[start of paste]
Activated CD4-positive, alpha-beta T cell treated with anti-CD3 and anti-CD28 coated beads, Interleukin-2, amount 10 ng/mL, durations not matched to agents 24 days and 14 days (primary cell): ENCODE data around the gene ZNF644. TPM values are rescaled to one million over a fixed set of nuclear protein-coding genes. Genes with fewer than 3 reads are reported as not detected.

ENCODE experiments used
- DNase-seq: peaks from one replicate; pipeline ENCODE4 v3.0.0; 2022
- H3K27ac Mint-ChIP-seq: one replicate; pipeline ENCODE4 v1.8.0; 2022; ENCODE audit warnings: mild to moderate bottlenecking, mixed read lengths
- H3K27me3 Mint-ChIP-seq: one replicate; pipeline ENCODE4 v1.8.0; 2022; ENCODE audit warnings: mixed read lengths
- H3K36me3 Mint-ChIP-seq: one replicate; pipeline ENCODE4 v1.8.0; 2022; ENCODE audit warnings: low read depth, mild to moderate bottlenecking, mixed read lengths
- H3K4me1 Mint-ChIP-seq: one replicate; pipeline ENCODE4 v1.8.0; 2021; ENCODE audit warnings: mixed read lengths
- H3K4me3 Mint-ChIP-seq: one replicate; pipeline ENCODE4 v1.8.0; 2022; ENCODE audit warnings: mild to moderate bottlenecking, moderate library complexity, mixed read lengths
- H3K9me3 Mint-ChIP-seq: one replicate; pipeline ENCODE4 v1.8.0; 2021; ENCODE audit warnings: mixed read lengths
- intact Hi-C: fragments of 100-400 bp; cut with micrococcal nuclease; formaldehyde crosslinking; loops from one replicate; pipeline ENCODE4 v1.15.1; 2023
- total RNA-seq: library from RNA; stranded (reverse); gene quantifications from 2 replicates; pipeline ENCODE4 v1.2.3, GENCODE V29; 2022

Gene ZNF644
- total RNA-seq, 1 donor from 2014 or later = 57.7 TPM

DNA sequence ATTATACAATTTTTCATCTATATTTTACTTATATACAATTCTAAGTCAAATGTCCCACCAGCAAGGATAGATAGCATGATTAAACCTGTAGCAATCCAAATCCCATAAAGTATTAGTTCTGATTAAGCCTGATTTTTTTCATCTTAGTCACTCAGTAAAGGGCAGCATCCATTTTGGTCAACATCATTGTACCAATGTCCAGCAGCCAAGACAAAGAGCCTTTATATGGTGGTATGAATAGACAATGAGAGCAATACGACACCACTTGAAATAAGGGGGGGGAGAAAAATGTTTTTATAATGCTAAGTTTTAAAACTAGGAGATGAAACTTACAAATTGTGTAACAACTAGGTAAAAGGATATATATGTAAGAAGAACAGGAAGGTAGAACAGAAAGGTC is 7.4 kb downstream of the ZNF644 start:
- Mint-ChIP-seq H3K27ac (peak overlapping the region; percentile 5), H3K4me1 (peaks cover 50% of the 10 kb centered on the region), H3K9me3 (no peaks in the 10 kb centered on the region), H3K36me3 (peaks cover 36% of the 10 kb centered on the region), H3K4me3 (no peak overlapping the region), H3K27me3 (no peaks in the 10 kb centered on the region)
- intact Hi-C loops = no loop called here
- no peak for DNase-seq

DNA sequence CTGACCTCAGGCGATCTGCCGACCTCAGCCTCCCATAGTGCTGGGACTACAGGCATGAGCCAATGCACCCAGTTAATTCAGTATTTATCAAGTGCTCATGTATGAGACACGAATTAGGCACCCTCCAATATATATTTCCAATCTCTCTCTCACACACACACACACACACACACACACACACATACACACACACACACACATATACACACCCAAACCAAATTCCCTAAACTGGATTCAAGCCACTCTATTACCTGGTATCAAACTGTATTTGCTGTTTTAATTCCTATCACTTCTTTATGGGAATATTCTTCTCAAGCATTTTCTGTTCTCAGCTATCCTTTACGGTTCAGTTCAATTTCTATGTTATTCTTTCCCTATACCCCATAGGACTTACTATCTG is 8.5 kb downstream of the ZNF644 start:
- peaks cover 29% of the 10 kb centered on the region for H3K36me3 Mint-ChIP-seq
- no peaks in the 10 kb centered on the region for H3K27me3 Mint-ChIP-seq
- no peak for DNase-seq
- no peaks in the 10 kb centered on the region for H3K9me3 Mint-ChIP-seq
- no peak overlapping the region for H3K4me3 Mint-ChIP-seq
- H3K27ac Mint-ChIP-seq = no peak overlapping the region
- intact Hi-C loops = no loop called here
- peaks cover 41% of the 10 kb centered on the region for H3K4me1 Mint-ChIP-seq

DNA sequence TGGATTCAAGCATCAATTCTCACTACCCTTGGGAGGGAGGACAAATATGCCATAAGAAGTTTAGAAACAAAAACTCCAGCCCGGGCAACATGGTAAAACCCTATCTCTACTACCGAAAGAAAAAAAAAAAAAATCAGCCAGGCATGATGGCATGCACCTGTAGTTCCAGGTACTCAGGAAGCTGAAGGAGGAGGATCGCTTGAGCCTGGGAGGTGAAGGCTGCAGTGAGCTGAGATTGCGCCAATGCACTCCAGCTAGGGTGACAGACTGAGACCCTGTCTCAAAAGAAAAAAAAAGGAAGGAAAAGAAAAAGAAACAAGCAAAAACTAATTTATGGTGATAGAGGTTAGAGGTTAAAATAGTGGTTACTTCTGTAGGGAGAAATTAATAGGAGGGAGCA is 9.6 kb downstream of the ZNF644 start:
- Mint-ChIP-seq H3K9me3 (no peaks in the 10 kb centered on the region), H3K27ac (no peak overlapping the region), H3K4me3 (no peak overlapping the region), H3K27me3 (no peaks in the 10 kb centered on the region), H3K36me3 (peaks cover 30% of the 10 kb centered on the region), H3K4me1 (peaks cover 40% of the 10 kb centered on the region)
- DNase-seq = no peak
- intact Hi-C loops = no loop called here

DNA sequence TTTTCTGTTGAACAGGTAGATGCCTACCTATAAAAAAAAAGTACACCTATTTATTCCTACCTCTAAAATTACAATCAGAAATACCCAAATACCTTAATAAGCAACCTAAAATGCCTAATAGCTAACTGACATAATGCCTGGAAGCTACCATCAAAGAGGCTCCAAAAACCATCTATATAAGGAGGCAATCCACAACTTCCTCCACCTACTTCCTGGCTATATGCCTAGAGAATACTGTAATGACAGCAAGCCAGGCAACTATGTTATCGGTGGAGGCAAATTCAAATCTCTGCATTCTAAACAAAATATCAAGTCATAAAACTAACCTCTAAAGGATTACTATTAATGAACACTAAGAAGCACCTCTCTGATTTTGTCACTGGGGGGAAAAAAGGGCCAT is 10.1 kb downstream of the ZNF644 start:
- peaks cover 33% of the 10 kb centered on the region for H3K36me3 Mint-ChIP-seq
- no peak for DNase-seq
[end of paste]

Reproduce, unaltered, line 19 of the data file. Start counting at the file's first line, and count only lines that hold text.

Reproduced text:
- peaks cover 29% of the 10 kb centered on the region for H3K36me3 Mint-ChIP-seq